The ongoing “gotcha” game of federal prosecutions calls to mind a report from years back involving prosecutors in the U.S. attorney’s office for the Southern District in Manhattan. Allegedly, prosecutors there played a game where they would name a historical figure and discuss the federal charges for which they could theoretically be convicted. The names of the “guilty” ranged from John Lennon to Mother Teresa.
Federal prosecutors were reported to fantasize about indicting personalities as diverse as John Lennon and Mother Teresa
As a long-serving United States senator, Menendez cannot feign ignorance about the way in which the Department of Justice (DOJ) operates and how career-driven federal prosecutors ply their trade. Surely, he knows that U.S. federal prisons are bursting at the seams with people railroaded on far less serious accusations and with an even greater dearth of evidence.
Commentators were quick to call this “politics as usual in New Jersey.” The idea of politicians working to aid friends and contributors can hardly be called a Jersey thing, but New Jersey has become synonymous with wide-scale political corruption, so such observations can only be expected.
A more accurate description might be “federal prosecutions as usual.” The U.S. attorney’s office in Newark, NJ has long been a hotbed of prosecutorial misconduct and has produced some of the most extreme examples of those who chose to establish a prosecutorcracy, basically a system under which prosecutions lead to political advancement. The Newark office is where such notable figures as Michael Chertoff, Samuel Alito and Chris Christie successfully built reputations upon the bodies of their victims. And nothing served their purposes better than prosecuting high-profile defendants.
The Newark office of the U.S. attorney for the district of NJ has long served as a springboard for ambitious sorts ready to build careers upon bodies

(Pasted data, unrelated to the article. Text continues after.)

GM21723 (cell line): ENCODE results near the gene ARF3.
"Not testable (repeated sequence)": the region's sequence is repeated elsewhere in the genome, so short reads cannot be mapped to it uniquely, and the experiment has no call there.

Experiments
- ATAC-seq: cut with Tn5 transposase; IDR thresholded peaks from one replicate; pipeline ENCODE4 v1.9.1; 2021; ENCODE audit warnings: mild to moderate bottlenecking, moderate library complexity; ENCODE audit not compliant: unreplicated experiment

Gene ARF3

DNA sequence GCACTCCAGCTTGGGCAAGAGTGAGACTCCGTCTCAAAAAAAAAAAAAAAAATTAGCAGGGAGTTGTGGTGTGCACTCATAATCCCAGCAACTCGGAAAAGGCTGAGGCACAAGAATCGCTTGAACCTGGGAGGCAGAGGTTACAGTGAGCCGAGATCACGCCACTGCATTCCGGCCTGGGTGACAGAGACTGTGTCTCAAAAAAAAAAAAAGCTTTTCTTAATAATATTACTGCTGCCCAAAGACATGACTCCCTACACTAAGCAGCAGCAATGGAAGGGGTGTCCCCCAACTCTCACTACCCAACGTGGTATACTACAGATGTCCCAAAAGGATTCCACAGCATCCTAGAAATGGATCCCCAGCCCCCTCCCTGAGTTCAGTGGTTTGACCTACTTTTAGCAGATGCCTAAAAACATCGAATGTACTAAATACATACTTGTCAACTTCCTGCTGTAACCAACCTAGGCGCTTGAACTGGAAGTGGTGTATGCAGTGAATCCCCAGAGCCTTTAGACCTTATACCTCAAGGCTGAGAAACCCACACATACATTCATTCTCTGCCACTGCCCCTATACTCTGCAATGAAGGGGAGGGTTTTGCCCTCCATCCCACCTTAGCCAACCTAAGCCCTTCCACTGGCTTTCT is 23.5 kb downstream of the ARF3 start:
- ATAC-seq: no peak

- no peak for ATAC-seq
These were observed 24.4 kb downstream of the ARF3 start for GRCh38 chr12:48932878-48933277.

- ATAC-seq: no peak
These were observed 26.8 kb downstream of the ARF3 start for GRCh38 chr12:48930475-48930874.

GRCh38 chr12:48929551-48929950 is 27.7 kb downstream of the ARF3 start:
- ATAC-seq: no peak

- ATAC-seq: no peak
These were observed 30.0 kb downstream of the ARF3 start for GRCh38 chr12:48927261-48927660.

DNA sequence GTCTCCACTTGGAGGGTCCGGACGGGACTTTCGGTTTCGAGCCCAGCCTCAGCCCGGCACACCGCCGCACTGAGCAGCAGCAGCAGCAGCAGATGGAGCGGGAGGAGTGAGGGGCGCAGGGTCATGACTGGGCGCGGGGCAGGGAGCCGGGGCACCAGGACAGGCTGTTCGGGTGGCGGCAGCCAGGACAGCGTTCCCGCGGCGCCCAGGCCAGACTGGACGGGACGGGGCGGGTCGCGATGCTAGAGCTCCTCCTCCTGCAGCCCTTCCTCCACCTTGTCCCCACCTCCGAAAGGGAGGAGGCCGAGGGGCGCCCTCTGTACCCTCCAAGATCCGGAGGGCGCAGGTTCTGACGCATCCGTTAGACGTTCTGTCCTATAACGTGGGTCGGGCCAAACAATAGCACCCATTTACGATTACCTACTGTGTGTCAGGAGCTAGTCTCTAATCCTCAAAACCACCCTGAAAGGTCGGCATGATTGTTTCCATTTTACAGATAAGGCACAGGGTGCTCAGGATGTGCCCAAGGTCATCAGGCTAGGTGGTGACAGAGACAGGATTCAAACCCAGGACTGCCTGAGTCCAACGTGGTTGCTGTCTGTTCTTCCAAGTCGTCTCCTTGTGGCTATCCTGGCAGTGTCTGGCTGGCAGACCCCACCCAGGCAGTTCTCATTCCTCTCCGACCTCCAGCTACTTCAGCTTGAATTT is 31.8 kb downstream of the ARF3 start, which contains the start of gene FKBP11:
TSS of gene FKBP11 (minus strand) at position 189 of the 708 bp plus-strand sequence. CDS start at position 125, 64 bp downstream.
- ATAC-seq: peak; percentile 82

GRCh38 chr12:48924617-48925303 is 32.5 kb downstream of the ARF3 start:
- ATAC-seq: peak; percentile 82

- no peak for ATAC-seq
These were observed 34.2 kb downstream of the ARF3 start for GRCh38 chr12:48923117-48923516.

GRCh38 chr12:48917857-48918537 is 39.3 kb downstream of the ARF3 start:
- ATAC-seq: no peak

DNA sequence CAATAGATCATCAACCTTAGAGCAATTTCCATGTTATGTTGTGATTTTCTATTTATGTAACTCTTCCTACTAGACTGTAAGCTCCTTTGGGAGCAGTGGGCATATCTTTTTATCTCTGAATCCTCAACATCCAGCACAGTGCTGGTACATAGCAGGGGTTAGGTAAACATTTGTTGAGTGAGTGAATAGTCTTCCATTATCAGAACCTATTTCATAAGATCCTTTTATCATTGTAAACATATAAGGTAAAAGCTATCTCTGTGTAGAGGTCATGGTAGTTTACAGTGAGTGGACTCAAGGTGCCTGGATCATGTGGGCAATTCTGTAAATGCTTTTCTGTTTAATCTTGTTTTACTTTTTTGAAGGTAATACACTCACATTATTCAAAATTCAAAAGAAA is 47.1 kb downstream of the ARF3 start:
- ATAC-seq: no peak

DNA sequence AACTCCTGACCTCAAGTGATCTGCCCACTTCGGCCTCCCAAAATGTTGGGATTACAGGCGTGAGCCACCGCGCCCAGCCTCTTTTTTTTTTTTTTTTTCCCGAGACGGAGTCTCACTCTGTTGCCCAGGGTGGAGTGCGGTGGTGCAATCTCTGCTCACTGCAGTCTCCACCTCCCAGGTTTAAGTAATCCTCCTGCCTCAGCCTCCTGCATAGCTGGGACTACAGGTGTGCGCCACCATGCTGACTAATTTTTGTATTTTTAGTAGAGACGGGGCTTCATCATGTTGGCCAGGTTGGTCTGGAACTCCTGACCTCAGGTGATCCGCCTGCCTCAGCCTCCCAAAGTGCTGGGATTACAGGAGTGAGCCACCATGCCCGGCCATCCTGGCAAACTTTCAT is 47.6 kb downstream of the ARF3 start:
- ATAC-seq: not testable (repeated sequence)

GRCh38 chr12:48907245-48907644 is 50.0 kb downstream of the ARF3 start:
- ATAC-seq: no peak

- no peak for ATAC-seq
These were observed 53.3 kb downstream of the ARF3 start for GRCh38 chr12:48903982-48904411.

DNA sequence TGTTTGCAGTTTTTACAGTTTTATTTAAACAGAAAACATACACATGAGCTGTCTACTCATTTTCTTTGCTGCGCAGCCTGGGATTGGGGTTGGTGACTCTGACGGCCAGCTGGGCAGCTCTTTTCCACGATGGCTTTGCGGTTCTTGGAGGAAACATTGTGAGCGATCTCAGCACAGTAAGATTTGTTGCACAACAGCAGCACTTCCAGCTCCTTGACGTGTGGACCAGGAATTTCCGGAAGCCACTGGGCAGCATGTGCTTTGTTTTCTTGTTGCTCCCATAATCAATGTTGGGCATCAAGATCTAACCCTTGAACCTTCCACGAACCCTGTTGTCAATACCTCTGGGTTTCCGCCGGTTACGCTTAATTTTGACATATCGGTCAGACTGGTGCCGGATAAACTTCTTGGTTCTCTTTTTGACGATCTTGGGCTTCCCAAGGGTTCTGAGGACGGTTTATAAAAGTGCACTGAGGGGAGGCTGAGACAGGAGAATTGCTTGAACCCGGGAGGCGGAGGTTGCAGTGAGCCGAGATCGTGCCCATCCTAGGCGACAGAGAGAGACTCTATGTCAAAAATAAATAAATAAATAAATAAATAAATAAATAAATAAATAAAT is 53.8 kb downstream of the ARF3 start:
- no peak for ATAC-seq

Cases against rapists, murderers and other violent criminals are a dime a dozen, but successfully prosecuting a sitting United states senator is a resume making case, the sort of things upon which prosecutors’ careers are built. No purported misdeed is too small if the offending party is a noteworthy, guaranteed to generate publicity type of target. Menendez is certainly familiar with the prosecutorial playbook now being employed against him.
Current NJ governor and former U.S. attorney Chris Christie positioned himself for elected office by targeting high-profile, low-value “offenders”
Menendez may have felt insulated to a degree because of his prior support of current U.S. attorney for the District of New Jersey, Paul Fishman. Vague rumors about purported corruption on Menendez’s part had been swirling in New Jersey for years. Earlier false rumors of an imminent indictment were traced back to previous U.S. Attorney Chris Christie. But Christie had a long track record of leaking false information from his Newark office to a sycophantic media that dutifully regurgitated every unfounded innuendo, passing the results off as “news.”
U.S. Attorney for the district of New Jersey Paul Fishman has been oddly slow to show any progress on the various criminal investigations into his predecessor, Chris Christie
And while Menendez is certainly deserving of the same sympathy entitled to any other victim of the grand pernicious scheme that passes for justice on a federal level, one cannot help but wonder what affirmative steps he took as the senior senator from New Jersey to curb the very abuses at the DOJ under which he now founds himself ensnared. It would appear that prior to becoming one of its victims, Menendez had little problem with the way in which “justice” is dispensed in U.S. federal courts. It seems almost certain that his former complacency will soon be replaced with zeal to reign in out of control federal prosecutors and their incredible lack of accountability. A similar metamorphosis was seem in Bernard Kerik, the former New York City police commissioner, whose federal conviction saw him go from a staunch believer in law and order to outspoken advocate for prison and justice reform. There is probably more than a little truth in the saying that a liberal is a conservative who has been arrested. The problem with Menendez’s anticipated conversion is that it will likely come after he is able to meaningfully impact the federal criminal justice system.
This article was previously published on 3 April 2015